Pitney Bowes Simplifies Data Sharing with Snowflake and AWS

Executive Summary

Pitney Bowes, a provider of commerce enablement technologies, was using an on-premises data warehousing solution to store and manage data. The company’s goal of expanding its data analytics abilities was hampered by the limitations of its current data warehouse solution. Attempts to work around these limitations led to continued downtime and unallocated IT costs. Pitney Bowes needed a solution that could scale with its needs and support widespread data sharing—while improving management of data and related IT costs. After comparing enterprise data warehouse solutions, Pitney Bowes deployed a Snowflake solution built on Amazon Web Services (AWS). The company has since reduced costs, increased collaboration, and accelerated data analysis.

Struggling with the Limitations of Legacy IT

Pitney Bowes hardware, software, and services have helped pioneer the flow of commerce and e-commerce for companies of all sizes. Employees would independently access data if they wanted to conduct their own analysis, leading to many siloed data versions. As the scale of data grew, along with the need for more complex data queries, the on-premises solution couldn’t keep up. To facilitate data sharing, the company migrated to an open-source cloud service and gave everyone access to the database. This solved the bottlenecks caused by resource constraints, but it also resulted in out-of-control resource usage and unallocated storage costs.

Unleashing Data and Demolishing Silos

Pitney Bowes compared a handful of data warehouse solutions: SQL Server, MySQL running on Amazon Relational Database Service (Amazon RDS), Amazon Redshift, and Snowflake, to see which met its requirements for cost effectiveness, flexibility, and ease of use. Snowflake came out on top. Working with Snowflake, Pitney Bowes built a solution on top of its Amazon Simple Storage Service (Amazon S3) data lake and connected its E-Commerce and SQL Server data marts on the back-end. With Snowflake, Pitney Bowes employees would now have access to the same data and have the freedom to share it with colleagues and stakeholders across the company. This new level of capabilities has led to greater efficiencies, better IT cost management, and more informed business planning.

Improving Business through Borderless Data Sharing

Prior to Snowflake, Pitney Bowes employees worked mostly in silos. The inability to share data led to duplicate work streams, a lack of collaboration, and drawn-out development cycles. With Snowflake in place, employees have a centralized dashboard to securely access and share data stored in the company’s Amazon S3 data lake. Having a greater level of data visibility also helps the company operate and develop ecommerce solutions at a faster pace. “With the ability to see and share data, development cycles have accelerated and time to market is much faster,” said Vishal Shah, Solutions Integration & Deployment Architect at Pitney Bowes.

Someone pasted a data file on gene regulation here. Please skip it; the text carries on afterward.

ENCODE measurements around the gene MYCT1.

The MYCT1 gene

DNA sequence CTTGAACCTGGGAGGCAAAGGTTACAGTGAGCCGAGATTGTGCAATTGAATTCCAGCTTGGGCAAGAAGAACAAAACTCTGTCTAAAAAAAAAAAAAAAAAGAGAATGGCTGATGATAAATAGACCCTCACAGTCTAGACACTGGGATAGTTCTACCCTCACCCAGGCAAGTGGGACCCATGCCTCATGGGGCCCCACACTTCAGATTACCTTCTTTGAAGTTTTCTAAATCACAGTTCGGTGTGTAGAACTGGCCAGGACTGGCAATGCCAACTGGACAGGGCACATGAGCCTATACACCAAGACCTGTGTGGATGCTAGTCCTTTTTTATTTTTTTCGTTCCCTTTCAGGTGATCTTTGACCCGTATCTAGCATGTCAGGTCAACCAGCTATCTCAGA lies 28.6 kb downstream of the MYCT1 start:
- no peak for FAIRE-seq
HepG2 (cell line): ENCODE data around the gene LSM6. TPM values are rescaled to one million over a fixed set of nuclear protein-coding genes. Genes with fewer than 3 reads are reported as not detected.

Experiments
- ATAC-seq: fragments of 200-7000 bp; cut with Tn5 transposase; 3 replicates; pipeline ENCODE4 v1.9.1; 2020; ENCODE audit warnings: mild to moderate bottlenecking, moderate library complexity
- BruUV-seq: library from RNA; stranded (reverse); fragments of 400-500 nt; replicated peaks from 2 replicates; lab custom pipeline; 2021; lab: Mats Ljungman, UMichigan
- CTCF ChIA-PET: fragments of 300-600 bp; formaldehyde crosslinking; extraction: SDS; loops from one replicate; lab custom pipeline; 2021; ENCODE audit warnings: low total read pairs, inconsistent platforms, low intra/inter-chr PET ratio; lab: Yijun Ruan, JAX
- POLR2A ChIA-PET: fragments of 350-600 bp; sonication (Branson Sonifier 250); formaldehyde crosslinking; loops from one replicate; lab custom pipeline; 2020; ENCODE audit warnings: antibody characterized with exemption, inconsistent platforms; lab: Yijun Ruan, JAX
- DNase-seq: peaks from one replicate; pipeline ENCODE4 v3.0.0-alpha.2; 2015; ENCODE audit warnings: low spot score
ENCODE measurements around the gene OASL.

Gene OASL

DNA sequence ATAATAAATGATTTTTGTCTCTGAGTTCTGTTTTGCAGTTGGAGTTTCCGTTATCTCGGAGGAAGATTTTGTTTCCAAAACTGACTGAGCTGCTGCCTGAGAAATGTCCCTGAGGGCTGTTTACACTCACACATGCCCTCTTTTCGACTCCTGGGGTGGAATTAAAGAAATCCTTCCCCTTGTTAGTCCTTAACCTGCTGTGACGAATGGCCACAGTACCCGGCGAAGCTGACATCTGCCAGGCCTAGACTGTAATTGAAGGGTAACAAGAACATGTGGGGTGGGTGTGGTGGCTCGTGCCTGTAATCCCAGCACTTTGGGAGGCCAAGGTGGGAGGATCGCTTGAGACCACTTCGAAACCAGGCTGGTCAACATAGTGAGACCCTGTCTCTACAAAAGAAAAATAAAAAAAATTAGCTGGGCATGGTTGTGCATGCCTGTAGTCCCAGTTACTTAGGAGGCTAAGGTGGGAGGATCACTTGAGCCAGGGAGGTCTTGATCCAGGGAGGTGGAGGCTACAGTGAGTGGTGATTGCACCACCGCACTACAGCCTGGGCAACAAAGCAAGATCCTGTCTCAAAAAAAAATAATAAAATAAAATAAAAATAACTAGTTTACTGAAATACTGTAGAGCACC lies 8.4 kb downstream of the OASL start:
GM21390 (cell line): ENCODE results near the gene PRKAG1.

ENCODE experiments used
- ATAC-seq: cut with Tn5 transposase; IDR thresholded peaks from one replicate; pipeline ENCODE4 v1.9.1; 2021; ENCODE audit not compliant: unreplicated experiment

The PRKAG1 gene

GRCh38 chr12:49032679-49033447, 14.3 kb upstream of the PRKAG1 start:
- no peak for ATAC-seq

“With Snowflake, more than ever before, we are collaborating with engineering and marketing to understand and share data.”

- Vishal Shah, Solutions Integration & Deployment Architect, Pitney Bowes

Metering Costs Based on Consumed Storage and Compute

Running Snowflake on AWS provides Pitney Bowes with a scalable, pay-as-you-go pricing model based on the volume of data and amount of compute time used. And with the ability to conduct multiple workloads on one copy of data, the company can delete numerous SQL Server replicas. Perhaps best of all, IT can now allocate costs to the respective business units because workloads all target the same data. “With Snowflake, we have the flexibility of a cloud infrastructure and the ability to distribute costs, lessening the impact on our baseline operating costs,” said Shah.

Extending Business Insights by Integrating with More Services

Pitney Bowes uses other AWS Cloud Services, such as Amazon SageMaker, AWS IoT, and AWS Elasticsearch Service and existing third-party services to create better business insights. SQL Server, Salesforce, and other back-office workloads running across Pitney Bowes’ network send batch data into an Amazon S3 data lake. From there, Pitney Bowes uses the machine learning capabilities of Amazon SageMaker to generate predictive analytics about factors such as the volume of returned Pitney Bowes equipment or a mail parcel’s delivery date. Meanwhile, the company uses AWS IoT to stream real-time data into the data lake, and AWS Elastic Search for a real-time view of it. “We can see what’s currently happening with the device, whether it’s up and running or if there’s an issue. Then we can perform processes on top of the data to identify a solution,” said Shah.

By running Snowflake on AWS, Pitney Bowes has simplified data sharing, controlled costs, and generated company-wide insights that are the basis for better business planning.

Pitney Bowes

About Pitney Bowes

Pitney Bowes power billions of transactions around the world through solutions, analytics, and APIs for ecommerce fulfillment, shipping and returns, presorting, and financing.

About Snowflake

Thousands of customers worldwide mobilize their data in ways previously unimaginable with Snowflake's cloud data platform—a solution for data warehousing, data lakes, data engineering, data science, data application development, and data exchange. Snowflake provides near-unlimited scale, concurrency, and performance, and delivers a single experience spanning multiple clouds and geographies.

Published March 2021